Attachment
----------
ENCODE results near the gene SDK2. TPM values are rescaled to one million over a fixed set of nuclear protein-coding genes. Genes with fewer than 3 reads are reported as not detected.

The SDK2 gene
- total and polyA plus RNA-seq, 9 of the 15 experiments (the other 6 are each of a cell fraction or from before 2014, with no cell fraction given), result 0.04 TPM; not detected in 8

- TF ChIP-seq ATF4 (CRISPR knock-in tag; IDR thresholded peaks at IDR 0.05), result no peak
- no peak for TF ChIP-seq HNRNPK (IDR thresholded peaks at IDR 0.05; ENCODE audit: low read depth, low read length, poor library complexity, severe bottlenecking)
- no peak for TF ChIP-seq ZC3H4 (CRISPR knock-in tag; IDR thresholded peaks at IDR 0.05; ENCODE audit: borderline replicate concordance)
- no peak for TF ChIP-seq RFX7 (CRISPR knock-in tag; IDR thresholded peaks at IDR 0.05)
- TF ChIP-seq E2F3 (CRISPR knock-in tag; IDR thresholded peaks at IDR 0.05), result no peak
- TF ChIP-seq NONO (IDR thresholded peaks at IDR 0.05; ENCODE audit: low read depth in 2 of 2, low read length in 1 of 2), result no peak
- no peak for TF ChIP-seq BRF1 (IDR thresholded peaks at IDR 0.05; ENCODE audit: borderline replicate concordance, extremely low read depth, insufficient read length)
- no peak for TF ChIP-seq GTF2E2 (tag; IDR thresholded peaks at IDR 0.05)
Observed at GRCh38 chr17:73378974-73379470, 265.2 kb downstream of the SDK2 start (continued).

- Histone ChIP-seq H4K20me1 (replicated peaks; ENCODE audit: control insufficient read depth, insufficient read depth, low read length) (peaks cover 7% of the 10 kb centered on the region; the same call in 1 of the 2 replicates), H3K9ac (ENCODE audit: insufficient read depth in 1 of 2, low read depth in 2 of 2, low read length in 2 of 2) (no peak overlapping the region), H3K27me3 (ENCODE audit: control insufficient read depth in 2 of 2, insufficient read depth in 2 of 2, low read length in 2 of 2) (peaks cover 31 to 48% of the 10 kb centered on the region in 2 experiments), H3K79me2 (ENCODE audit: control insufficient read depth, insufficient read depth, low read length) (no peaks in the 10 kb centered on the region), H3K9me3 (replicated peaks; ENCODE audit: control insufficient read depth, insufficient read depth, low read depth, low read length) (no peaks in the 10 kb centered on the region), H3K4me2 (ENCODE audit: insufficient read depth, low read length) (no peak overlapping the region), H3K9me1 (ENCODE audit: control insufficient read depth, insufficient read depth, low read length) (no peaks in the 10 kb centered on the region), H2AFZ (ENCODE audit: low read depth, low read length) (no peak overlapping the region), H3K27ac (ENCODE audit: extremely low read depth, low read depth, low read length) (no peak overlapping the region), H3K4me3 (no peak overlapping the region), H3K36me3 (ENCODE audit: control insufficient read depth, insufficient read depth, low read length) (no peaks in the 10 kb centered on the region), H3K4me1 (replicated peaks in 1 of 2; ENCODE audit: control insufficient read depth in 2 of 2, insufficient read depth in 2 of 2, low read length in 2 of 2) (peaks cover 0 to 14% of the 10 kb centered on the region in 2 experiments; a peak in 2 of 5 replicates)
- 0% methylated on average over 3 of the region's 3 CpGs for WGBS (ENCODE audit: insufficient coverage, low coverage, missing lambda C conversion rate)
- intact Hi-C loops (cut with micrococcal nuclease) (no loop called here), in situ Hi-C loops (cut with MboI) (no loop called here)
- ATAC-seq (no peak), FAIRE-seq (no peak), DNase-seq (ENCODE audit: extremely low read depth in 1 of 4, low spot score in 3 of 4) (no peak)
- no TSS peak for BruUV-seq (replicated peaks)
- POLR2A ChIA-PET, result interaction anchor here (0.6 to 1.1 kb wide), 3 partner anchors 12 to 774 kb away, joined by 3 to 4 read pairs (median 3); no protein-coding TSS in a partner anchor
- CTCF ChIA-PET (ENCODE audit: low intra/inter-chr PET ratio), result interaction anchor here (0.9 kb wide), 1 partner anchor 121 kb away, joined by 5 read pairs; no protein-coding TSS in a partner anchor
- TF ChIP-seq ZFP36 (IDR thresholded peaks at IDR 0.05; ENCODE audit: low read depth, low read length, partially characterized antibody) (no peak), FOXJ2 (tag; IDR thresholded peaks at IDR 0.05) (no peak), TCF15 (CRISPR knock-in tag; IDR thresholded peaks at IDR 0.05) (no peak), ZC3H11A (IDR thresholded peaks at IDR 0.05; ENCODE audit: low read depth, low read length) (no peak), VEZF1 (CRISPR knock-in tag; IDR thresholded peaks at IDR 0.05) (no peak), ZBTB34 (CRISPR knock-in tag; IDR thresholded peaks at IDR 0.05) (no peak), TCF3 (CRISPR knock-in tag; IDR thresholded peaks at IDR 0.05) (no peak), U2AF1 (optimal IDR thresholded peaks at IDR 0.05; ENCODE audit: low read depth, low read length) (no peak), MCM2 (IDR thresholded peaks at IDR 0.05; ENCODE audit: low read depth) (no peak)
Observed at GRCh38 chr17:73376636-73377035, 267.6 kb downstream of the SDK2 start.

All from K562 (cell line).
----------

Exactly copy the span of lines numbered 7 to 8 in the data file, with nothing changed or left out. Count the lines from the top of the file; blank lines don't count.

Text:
- no peak for TF ChIP-seq RFX7 (CRISPR knock-in tag; IDR thresholded peaks at IDR 0.05)
- TF ChIP-seq E2F3 (CRISPR knock-in tag; IDR thresholded peaks at IDR 0.05), result no peak